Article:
• Language: English
  • ASIN: B004JHYKA6
  • Text-to-Speech: Enabled
  • X-Ray:
  • Word Wise: Not Enabled
  • Lending: Not Enabled
  • Amazon Best Sellers Rank: #1,243,391 Paid in Kindle Store (See Top 100 Paid in Kindle Store)
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Customer Reviews

4.5 out of 5 stars
(6)
4.5 out of 5 stars
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Most Helpful Customer Reviews
5 of 5 people found the following review helpful
5.0 out of 5 stars Makes Thelma&Louise look like Charlie's Angels October 13, 1998
By A Customer
Format:Hardcover
As far as I can see, this is the by far best novella about feminism/lesbianism/roughing it that I have ever had the pleasure to read. I stumbled across it in a bookstore (no, really, I tripped and fell on it) and started reading that very moment. I had the paperback, which, in my opinion, had a better cover than that of the hadcover. It took me all of an hour to finish Terminal Velocity. Ms. Boyd was really on to something when she wrote this novella. My favorite scene was the Tree of Life on the hotel floor. If I may be so proud, I'd say to any and all (lest the faint-of-heart swoon dead away) Read This Book.
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6 of 7 people found the following review helpful
5.0 out of 5 stars Exceptional June 13, 1999
By A Customer
Format:Paperback
"Terminal Velocity" is a brilliant mix...hysterical lines, precocious characters, soul wrenching emotions. I've read it at least 5 times, and I have never had a book affect me so deeply. The truth in the plot and experiences becomes evident through eloquent writing, unbelievable experiences, and almost tangible characters. And beyond all that, the book has the capability to make one feel as if the author is actually intending to bring out your deepest desires and strongest fears! Unforgettable book, to say the least.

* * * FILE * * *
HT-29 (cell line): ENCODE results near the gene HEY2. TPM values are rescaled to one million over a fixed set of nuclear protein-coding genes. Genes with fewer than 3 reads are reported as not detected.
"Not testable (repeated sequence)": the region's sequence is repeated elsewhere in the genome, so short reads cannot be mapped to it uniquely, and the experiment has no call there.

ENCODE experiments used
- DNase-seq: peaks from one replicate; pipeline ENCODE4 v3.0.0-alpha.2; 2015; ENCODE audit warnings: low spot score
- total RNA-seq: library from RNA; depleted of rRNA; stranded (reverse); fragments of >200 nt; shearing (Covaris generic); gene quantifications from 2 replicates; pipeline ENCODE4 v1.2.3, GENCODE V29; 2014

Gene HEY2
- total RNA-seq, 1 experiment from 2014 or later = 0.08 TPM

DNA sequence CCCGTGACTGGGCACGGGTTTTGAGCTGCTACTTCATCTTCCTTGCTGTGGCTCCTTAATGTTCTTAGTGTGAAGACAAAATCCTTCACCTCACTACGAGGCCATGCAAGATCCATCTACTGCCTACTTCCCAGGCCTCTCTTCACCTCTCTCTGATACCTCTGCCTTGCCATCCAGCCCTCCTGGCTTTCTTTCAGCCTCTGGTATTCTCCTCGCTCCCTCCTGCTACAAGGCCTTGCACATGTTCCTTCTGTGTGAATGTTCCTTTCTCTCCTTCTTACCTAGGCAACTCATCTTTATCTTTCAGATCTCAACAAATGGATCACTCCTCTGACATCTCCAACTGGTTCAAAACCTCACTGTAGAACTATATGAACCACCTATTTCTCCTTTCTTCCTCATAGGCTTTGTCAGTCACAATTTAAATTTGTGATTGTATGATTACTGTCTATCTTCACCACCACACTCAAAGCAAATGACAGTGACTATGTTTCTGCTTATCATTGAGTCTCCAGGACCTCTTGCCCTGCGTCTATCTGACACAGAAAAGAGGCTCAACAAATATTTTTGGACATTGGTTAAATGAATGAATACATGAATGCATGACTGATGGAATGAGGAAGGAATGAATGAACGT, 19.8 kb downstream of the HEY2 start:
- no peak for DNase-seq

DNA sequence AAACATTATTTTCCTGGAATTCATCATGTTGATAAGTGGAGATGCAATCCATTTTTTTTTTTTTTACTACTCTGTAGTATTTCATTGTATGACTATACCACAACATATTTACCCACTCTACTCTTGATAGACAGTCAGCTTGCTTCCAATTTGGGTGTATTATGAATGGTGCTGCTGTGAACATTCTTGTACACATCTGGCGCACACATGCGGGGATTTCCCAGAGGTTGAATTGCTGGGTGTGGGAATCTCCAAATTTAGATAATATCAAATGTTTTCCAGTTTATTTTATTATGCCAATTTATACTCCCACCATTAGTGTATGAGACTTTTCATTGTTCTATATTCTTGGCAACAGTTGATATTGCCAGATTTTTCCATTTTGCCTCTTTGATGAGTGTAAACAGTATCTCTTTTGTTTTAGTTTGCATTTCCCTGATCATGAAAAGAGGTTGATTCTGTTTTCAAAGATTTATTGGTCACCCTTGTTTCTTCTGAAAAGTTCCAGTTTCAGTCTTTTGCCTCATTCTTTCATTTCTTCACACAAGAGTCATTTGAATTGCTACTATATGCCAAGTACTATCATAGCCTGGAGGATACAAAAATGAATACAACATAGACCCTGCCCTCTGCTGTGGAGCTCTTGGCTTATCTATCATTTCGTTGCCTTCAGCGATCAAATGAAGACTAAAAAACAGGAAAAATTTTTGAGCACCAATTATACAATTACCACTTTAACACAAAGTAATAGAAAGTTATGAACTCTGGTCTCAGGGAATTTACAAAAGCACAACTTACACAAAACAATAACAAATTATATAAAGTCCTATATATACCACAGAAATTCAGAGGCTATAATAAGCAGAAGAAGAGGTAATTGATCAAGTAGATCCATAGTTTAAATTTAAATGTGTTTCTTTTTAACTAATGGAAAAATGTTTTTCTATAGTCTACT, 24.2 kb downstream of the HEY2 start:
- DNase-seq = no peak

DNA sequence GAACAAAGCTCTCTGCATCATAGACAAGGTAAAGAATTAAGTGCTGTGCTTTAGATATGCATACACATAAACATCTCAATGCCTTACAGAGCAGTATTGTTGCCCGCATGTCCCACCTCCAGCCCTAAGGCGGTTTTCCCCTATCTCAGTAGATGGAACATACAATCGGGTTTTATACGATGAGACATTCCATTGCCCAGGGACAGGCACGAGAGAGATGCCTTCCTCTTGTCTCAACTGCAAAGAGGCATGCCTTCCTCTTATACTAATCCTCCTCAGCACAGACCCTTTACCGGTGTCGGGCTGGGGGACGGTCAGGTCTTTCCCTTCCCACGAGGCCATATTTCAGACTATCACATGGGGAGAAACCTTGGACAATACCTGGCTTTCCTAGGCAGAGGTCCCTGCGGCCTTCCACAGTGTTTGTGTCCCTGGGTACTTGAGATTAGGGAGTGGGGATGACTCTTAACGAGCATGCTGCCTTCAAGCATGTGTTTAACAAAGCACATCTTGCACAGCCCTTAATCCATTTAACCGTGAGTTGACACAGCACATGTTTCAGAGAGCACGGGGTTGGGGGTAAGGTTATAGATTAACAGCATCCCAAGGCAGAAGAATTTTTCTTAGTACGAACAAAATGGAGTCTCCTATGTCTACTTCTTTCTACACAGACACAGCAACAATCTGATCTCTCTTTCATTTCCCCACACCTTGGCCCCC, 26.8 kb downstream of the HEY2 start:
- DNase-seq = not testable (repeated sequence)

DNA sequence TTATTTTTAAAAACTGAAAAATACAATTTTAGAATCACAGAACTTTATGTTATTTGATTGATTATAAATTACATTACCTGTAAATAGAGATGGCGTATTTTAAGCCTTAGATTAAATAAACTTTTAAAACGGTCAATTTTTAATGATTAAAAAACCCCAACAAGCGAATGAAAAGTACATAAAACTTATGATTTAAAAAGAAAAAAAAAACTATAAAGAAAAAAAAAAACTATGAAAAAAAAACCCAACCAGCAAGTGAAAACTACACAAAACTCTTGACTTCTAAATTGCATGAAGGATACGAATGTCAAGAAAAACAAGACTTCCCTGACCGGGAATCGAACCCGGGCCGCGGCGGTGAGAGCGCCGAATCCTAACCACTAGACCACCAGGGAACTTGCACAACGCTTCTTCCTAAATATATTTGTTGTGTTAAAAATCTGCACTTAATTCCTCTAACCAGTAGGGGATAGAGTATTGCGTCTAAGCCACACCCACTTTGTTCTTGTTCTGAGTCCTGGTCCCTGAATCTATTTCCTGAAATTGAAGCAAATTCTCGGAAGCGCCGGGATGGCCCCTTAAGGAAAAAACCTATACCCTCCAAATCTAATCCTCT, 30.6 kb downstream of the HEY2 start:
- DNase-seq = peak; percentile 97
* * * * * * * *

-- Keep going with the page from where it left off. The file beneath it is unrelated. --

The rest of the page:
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3 of 3 people found the following review helpful
4.0 out of 5 stars Feminist-bent risk-takers will relish... June 26, 1997
By A Customer
Format:Hardcover
"Terminal Velocity" makes good on its title. From page one to finish, McCrary Boyd hauls you from Boston to hell and back, relenting only during gear shifts, when her main character Ellen Larraine (a.k.a. Rain, Evelyn) waxes lesbo-profound, blacks out on drugs or engages in spiritual sex with her cohorts, all of them as extreme, confused and real (well, surreal) as herself, if not as crazy. These ladies' ballsy sex and lawlessness outdo what derelictions we see these days, and possibly any that ever occurred among feminist extremists in the late 60s and 70s. But their dialogue falls weary, especially towards the end, when Ellen (back to her real name) finds AA and God. Perhaps meant to be self-mocking, the characters in "Terminal Velocity" coin empty truisms like, "Language is just a way to move your mouth," which McCrary Boyd uses to punctuate the plot. These phrases annoy, but highlight the futility of the whole revolutionary shebang... In spite of all the warring with society, each other and their own inner selves, intended to settle some score, the women bleed relationships, kill marriages, chase their children to religion and dizzy themselves for life. Constant in its painfully lucid account of tripping--of every kind--Terminal Velocity is great to read. Just don't read it with a hangover